Management Fees Do Matter
A dear friend of mine works with a ﬁrm that charges him a management fee to invest his money in a basket of mutual funds. In his case, the funds are bond funds, so it would be unfair to compare the results to the S&P 500. His return last year was 6%, net of fees, which totaled 1.38%.
In eﬀect the funds yielded 7.38%, which is quite good for a basket of bond funds. The funds had experienced some appreciation due to the drop in interest rates, but my friend cannot count on that to happen regularly. If interest rates stay the same this year, his yield will be lower. Should they rise, the net value of his investment will decrease.
While 1.38% in fees doesn’t sound too high, think of it from another perspective. My friend paid 18.7% of his return (that being 1.38% divided by 7.38%) – in a good year – for management fees. That makes the fees sound a bit steeper.
Furthermore, while the manager’s portion of the fees is 0.65% per year, which doesn’t sound like much at ﬁrst, consider the following example. For the sake of simplicity, assume my friend has a $500,000 portfolio, which means that the 0.65% management fee adds up to $3,250 per year. That’s quite a bit of money, particularly when you think about how quickly it adds up over a ﬁve- or ten year period. If you’re still not convinced that fees matter, keep reading.
Would you like to be able to trade in your car and pay cash for a new one every ﬁve years? Maybe you’d prefer some other pricey toy, or a fancy vacation. It sure seems like investing directly could allow one to do just that; in the end, you’d have thousands of extra dollars at your disposal. While I understand paying for advice and education once, the fact that management fees are an annual expense is cause for concern.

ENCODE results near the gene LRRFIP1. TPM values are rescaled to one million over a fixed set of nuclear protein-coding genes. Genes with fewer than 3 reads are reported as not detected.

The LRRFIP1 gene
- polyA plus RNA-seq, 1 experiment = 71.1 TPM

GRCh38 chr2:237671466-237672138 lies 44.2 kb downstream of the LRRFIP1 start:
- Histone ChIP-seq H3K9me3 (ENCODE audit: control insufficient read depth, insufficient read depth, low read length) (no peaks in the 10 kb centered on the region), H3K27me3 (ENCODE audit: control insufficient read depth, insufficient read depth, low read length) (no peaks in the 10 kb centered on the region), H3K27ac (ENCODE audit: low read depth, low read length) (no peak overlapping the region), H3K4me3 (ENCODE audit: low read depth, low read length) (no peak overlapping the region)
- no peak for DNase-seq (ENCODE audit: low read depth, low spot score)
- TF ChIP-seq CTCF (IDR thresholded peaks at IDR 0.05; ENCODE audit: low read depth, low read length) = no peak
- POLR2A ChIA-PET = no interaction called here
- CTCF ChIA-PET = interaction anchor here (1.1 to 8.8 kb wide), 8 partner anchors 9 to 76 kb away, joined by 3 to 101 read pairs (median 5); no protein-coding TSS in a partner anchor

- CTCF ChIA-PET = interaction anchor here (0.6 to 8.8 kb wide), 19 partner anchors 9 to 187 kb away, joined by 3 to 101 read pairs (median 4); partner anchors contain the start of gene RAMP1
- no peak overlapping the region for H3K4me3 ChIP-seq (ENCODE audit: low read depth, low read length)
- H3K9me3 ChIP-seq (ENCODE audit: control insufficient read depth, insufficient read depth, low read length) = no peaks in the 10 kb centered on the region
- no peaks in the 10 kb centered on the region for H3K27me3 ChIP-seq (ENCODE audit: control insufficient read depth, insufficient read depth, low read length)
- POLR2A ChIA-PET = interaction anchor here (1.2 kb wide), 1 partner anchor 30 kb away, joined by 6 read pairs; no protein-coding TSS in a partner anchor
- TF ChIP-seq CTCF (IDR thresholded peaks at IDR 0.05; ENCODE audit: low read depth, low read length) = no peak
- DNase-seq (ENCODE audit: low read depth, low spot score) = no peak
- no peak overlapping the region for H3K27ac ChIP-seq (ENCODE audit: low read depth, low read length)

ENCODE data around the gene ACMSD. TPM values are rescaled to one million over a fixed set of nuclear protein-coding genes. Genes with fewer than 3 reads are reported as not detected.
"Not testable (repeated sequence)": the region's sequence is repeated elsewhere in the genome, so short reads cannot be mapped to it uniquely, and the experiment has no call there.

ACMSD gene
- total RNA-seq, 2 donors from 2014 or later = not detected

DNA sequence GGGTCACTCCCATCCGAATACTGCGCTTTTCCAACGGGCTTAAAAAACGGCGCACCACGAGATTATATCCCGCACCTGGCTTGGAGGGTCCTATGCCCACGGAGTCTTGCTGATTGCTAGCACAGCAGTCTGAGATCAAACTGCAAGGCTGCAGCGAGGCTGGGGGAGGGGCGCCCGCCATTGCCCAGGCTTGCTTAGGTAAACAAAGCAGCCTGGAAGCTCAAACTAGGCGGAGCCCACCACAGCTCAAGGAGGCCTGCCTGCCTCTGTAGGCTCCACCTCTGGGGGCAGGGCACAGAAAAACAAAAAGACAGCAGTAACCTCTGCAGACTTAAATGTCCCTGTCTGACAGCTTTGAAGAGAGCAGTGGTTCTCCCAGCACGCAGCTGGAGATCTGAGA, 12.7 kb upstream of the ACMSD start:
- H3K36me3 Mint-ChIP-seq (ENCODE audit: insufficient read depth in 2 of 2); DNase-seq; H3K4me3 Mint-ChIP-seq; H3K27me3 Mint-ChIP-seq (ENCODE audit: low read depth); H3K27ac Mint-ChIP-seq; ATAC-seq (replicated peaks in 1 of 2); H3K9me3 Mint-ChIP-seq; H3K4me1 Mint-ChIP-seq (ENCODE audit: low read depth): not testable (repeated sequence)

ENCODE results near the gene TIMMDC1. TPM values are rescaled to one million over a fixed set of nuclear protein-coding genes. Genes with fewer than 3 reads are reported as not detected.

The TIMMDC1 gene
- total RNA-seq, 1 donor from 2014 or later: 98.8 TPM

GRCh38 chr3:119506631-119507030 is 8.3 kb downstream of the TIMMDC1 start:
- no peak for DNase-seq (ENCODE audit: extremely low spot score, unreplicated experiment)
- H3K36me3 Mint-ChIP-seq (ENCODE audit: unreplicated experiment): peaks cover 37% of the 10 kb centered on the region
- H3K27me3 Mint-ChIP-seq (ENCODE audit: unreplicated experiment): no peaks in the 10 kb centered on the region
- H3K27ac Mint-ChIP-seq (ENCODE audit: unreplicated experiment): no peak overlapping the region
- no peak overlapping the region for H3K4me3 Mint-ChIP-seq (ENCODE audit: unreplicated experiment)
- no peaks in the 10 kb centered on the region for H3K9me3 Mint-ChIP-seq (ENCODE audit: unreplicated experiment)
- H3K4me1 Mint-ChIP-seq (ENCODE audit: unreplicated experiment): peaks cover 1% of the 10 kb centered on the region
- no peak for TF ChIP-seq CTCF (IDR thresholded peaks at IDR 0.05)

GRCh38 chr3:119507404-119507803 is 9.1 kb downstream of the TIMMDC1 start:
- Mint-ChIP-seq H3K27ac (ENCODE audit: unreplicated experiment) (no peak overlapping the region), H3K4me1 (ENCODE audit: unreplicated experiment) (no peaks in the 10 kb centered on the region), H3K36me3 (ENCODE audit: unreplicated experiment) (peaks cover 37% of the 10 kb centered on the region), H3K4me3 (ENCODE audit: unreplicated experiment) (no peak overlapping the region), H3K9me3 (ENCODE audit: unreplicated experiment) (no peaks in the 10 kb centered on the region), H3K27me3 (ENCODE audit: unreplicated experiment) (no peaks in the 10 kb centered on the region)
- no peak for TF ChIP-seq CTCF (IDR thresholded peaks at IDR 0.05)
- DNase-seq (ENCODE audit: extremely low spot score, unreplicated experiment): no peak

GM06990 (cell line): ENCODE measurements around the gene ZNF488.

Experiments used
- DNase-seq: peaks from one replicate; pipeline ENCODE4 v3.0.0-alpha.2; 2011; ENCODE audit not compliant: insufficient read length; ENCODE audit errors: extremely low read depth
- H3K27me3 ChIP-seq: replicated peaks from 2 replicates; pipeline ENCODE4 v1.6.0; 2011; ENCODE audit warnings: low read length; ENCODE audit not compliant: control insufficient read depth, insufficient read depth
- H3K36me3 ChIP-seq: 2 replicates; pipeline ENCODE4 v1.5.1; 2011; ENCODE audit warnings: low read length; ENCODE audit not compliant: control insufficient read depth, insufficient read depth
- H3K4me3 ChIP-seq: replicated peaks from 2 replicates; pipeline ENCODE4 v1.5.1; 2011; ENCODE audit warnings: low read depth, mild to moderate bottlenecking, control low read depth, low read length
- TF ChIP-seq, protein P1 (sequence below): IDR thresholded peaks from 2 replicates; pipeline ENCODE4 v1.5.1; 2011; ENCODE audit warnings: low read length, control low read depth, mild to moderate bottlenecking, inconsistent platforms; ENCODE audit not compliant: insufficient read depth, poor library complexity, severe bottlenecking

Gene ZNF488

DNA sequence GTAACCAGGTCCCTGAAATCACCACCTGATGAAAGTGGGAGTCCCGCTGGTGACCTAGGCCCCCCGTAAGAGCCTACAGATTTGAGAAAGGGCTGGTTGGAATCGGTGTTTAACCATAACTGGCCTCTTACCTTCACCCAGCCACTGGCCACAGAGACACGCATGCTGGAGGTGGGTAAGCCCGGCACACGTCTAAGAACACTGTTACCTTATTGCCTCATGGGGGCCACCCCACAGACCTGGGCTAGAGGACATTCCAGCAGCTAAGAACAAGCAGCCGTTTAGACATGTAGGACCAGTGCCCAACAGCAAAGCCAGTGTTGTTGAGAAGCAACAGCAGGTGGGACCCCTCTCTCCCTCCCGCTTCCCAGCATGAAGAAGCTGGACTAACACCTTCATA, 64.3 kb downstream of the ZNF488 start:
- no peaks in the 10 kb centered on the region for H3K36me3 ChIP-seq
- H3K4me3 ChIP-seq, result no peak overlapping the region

Let me give you real number examples: the average US equity mutual fund’s annual expense fee is 1.43%. However, over the years investors have gotten smarter about fees. The average fee of mutual funds held by investors is 0.79% (of course, this does not include sneaky sales load fees that can be as high as 5.4%).
The fee range for the ETF options we recently reviewed in the May issue of Money Forever is 0.07% to 0.38%. If for example, you had $100,000 in a typical investor mutual fund charging 0.79% and you swapped it out for an ETF with a similar composition of stocks charging 0.07%, you’d save $720. That’s a 90% savings in fees for essentially the same performance.
For folks investing in mutual funds that deal with stocks, I suggest making the time to review your options. Unless you’ve found one of the few funds that consistently beats the S&P 500, are you really better off? After all, an educated investor can put together a safe, diversiﬁed, and proﬁtable portfolio without loading up on high-fee mutual funds or paying someone annually to do it for them.
While we all know the phrase “penny wise and pound foolish,” we don’t want to be penny foolish either. If your portfolio is leaking pennies, the leak can quickly add up to a big loss. After all, $720 here and $720 there starts to become real money pretty quickly.
If a certain mutual fund is exactly what you want and there doesn’t appear to be a cheaper alternative, then go for it. However, do not make your choice based on past performance alone. More often than not, you can find a suitable ETF alternative with very similar holdings for a fraction of the fees. Plus, ETFs are generally much more liquid than mutual funds.